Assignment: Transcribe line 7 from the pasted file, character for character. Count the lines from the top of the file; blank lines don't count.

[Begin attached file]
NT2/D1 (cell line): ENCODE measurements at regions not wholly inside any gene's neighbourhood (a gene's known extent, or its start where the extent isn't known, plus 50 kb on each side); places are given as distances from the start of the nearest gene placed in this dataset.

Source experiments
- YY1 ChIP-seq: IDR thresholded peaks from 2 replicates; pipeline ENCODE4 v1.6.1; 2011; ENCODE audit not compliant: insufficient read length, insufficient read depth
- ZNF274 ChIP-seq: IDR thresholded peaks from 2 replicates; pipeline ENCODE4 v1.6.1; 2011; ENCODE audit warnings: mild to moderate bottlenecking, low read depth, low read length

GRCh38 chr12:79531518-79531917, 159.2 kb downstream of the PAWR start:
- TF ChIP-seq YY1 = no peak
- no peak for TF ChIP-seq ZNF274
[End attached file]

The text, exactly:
- no peak for TF ChIP-seq ZNF274